- The Washington Times - Saturday, July 21, 2007

Imagine a much larger, less visited and wilder Shenandoah National Park — vast quiet forests, steeper mountainsides, higher peaks, more distant breathtaking views. Picture winding empty roads for cruising on Harleys, scenic driving through curving mountain tunnels and mountain overlooks with views stretching 40 miles.

Think of hiking along shady trails that crisscross streams and cut through remote stands of mountain forests and no one else on the trail all day — or biking on rugged forest trails that can test beginners or hard-core trail cyclists.

How about taking a leisurely scenic drive to the highest point in North America east of the Mississippi River?

With these thoughts firing your imagination, realize that this recreation paradise exists, offering excitement and quiet mountain camping for all comers.

The Black Mountain region of the Pisgah National Forest, northeast of Asheville, N.C., holds all these treasures for visitors. And much more.

The general mountain area frequently reaches near 6,000 feet in elevation and includes some of the highest mountains in the eastern United States. Mount Mitchell, the highest peak at 6,684 feet, is just outside this national forest’s boundary within Mount Mitchell State Park.

One of the main attractions of the area is this state park and its camping, hiking, trail biking and motorcycle and auto touring through forests on rural mountain roads and country lanes.

The views from the park’s summit parking lot and from the peak’s observation tower will not disappoint. The observation tower is well worth climbing for the highest view possible. On a clear day, you can see more than 80 miles. The stairs to the tower and up to the observation deck are not accessible for the handicapped. It is a short but steep walk.

Historic sites from North Carolina’s early days are marked with signs near the summit parking lot.

Books and lifetimes are dedicated to hiking in the Pisgah National Forest. The Mount Mitchell area has three walks well worth considering. From the Black Mountain campground, there is a 5½-mile hike to the top of Mount Mitchell. This is an amazing hike with more than a 3,200 foot altitude gain before cresting in the summit’s parking lot. The trail is steep and quiet, initially running through thick hardwood forests heavily populated with birds and wildlife.

The mountainside overlooks along the trail will routinely astound hikers. The views and steep incline might leave you breathless. Technically, it is not a difficult hike, but the rocky and possibly muddy footing, as well as elevation gain makes this a hike for the experienced.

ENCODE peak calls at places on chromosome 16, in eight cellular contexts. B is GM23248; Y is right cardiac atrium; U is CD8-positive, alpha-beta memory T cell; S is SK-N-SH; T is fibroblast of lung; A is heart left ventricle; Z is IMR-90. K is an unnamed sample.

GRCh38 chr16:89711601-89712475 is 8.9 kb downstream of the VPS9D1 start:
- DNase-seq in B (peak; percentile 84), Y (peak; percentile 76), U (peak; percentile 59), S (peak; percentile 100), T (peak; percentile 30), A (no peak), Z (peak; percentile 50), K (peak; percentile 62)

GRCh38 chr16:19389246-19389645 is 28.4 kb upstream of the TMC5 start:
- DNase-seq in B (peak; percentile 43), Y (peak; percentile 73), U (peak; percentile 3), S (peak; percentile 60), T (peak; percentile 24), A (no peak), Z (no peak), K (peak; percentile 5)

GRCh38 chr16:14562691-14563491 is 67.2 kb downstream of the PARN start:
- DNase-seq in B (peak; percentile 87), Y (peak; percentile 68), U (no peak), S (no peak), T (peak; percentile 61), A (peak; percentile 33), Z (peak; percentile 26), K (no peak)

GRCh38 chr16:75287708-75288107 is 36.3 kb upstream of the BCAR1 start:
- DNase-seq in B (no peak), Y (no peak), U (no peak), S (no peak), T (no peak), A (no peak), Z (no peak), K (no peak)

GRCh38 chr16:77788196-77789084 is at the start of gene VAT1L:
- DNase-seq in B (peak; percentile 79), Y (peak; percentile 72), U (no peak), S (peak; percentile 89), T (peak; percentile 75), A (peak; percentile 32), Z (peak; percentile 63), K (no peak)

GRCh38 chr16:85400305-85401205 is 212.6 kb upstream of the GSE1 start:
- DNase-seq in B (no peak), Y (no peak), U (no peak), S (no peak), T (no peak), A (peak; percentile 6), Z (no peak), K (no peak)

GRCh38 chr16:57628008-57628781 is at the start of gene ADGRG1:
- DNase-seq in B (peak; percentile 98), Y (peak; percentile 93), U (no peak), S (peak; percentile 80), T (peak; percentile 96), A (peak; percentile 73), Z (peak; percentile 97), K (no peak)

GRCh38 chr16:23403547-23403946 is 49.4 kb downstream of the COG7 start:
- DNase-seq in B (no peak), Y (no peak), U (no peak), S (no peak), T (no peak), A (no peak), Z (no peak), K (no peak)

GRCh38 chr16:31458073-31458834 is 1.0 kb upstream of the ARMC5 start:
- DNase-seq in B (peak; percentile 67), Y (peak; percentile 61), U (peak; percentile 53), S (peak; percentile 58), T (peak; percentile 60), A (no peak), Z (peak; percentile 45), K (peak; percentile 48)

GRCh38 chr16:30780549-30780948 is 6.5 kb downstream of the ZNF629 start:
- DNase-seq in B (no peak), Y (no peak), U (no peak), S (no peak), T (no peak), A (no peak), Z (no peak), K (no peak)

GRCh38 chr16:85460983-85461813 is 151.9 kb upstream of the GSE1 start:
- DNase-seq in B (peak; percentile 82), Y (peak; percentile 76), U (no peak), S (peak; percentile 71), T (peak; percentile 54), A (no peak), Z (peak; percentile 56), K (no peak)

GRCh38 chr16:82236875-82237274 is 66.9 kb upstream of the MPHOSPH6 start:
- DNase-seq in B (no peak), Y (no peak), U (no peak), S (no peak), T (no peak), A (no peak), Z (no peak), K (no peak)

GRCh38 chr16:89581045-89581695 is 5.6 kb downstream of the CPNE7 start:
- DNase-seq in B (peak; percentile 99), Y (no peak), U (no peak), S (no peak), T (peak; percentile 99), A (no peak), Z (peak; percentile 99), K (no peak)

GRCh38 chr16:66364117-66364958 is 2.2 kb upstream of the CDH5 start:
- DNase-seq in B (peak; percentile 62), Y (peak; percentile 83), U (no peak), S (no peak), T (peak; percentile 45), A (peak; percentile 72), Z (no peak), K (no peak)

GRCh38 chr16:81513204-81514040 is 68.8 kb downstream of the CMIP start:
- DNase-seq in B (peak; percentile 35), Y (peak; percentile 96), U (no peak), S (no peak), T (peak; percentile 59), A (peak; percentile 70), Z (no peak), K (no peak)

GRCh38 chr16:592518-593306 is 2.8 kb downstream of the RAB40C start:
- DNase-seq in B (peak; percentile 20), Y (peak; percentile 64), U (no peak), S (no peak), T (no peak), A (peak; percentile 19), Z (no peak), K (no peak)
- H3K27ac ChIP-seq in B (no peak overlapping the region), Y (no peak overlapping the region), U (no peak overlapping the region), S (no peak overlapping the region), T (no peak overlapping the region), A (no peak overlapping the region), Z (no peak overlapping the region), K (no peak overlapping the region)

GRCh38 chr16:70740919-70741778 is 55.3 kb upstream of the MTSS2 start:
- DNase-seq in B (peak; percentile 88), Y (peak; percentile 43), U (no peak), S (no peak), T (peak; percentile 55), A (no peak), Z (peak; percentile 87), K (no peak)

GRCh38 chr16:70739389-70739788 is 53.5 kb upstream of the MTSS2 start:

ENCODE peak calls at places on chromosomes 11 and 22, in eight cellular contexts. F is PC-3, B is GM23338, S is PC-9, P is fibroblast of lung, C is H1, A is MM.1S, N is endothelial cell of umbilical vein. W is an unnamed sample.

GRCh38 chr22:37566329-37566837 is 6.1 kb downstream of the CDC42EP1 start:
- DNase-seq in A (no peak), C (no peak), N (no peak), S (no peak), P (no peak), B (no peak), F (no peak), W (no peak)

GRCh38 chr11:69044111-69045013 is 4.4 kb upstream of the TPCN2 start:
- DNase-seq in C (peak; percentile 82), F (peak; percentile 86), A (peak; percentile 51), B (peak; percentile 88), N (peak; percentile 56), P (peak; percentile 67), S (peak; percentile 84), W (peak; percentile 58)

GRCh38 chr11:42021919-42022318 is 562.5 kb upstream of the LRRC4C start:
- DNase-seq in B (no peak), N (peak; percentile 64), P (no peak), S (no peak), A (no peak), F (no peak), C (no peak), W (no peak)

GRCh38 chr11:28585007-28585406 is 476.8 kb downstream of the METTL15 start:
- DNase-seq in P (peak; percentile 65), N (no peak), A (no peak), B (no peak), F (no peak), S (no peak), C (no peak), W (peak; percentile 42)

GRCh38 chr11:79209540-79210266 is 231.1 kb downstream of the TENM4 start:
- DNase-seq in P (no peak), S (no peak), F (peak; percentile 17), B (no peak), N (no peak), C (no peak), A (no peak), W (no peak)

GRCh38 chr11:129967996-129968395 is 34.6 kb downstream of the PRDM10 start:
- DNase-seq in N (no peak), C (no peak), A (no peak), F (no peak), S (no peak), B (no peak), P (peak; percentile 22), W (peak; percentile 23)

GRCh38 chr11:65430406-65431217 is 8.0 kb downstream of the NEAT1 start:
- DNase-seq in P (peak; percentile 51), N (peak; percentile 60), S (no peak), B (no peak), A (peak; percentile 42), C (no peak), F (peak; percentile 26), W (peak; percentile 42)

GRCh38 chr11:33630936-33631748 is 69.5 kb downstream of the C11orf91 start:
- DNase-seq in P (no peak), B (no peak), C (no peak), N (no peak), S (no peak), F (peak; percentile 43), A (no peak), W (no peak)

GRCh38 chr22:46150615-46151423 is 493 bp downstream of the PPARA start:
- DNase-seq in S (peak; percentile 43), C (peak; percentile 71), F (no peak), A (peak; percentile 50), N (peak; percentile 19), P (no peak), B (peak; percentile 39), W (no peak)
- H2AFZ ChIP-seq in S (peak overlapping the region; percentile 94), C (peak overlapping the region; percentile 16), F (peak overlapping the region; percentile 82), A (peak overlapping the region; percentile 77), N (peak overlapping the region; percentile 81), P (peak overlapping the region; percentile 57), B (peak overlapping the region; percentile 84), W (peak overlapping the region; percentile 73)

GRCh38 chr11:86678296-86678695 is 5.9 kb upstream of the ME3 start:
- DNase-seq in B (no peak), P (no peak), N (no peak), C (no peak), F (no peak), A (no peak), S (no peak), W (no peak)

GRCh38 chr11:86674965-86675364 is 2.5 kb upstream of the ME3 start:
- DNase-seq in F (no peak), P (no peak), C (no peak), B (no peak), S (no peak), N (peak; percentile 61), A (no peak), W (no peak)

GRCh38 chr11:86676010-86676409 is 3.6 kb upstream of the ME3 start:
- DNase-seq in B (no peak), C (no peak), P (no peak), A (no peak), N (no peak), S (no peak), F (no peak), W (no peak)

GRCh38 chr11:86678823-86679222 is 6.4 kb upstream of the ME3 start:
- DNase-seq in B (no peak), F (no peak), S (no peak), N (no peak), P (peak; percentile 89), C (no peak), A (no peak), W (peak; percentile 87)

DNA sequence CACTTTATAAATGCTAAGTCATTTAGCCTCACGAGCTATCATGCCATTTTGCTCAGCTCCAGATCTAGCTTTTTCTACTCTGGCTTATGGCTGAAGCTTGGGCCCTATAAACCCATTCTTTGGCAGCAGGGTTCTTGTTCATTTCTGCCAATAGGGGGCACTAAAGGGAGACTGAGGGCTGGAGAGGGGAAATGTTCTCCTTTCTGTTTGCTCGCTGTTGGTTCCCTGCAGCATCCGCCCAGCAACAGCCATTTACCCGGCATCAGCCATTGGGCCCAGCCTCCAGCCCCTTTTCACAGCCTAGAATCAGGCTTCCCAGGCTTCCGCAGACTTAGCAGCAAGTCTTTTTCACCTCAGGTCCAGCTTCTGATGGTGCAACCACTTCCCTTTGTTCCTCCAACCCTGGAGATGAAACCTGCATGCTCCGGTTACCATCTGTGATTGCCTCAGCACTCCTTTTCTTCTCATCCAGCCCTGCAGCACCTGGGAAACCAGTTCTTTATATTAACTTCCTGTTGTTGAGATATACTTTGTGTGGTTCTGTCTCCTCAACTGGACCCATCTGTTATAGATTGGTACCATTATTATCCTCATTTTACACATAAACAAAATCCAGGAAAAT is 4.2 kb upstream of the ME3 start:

As you ascend, you may notice the change from a hickory and oak forest below 4,500 feet that rises into a northern deciduous forest of birches and high-altitude hardwoods up to 5,500 feet. The trail finally enters the spruce and fir zone just after the trail passes the ruins of an old logging camp. Hikers may wish to have a car at the summit and only hike up that far, avoiding the more than five-mile downhill return trek to the Black Mountain campgrounds.

On Mount Mitchell’s summit, there are two hikes for those who want something less challenging. The Mount Mitchell to Black Mountain hike is about 2½ to three miles one way. Hikers will be treated to astounding views as they go along the ridgeline from one mountaintop to the other. Hiking in the autumn provides the added treat of enjoying unending valleys and mountainsides blanketed in reds, oranges and yellows. Take the hike in late autumn, and you will experience the entire area without its covering of foliage, allowing the visitor to appreciate the rugged geology and geography of the area fully. At the top of the mountain, close to the observation tower, is a short half-mile nature trail, which provides excellent examples of the local flora and fauna of this alpine summit area.

For those on wheels, the scenic Blue Ridge Parkway is north of the Black Mountain area. Whether riding on two or four wheels, daylong trips on the road throughout the Pisgah National Forest are a must. The Blue Ridge Parkway extends 469 miles along the crests of the Southern Appalachians and links two eastern national parks — Shenandoah and Great Smoky Mountains, crossing the North Carolina-Virginia state line.

Many people might imagine that this parkway in North Carolina would be similar to the Shenandoah section of the road. It is not. This section of the mountain roadway is more of a country road with overlooks above scenic views stretching for miles. The road twists and turns through dark curved tunnels, and under rock overhangs. Small North Carolina villages dot the road along the way. This is a very popular road for motorcycle clubs driving and photographers looking for that perfect North Carolina nature scene.

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